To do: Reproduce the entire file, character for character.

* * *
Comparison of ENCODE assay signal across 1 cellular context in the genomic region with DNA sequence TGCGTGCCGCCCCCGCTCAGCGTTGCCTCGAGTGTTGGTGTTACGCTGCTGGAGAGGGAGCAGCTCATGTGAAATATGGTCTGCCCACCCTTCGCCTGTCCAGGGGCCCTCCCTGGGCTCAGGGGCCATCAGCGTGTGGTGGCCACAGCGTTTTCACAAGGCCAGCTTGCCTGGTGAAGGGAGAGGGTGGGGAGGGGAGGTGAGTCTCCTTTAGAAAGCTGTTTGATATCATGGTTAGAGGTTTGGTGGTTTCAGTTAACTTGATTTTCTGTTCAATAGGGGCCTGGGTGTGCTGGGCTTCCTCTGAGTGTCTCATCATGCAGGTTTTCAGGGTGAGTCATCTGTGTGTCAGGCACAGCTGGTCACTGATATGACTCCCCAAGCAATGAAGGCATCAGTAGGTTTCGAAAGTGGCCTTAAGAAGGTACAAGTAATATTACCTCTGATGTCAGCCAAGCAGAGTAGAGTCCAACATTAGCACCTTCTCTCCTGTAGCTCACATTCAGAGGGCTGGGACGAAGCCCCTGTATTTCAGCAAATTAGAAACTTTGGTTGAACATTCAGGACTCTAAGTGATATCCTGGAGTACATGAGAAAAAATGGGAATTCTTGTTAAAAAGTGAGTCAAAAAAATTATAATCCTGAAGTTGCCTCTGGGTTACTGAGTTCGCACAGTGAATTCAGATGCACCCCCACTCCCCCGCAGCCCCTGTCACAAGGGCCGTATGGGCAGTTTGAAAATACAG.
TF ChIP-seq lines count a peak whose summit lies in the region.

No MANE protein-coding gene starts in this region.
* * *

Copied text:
Comparison of ENCODE assay signal across 1 cellular context in the genomic region with DNA sequence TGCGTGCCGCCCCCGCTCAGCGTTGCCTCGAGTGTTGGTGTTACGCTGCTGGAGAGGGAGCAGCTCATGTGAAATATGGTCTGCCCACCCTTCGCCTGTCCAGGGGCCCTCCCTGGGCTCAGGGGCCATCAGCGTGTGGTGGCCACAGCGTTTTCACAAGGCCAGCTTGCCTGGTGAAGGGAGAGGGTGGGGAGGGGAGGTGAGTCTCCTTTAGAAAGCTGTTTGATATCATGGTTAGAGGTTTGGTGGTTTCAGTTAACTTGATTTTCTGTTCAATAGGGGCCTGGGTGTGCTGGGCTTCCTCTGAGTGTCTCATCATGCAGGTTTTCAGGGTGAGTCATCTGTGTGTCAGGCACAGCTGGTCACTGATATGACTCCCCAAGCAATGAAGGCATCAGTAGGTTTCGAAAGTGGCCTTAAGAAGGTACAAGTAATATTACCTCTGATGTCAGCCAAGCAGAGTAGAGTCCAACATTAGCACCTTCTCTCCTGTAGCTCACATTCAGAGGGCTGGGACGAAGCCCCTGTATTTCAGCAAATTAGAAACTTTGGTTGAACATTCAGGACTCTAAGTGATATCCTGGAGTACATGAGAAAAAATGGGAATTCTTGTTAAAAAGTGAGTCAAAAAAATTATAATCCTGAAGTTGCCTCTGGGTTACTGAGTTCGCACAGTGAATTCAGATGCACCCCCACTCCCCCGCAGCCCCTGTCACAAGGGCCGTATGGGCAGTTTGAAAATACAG.
TF ChIP-seq lines count a peak whose summit lies in the region.

No MANE protein-coding gene starts in this region.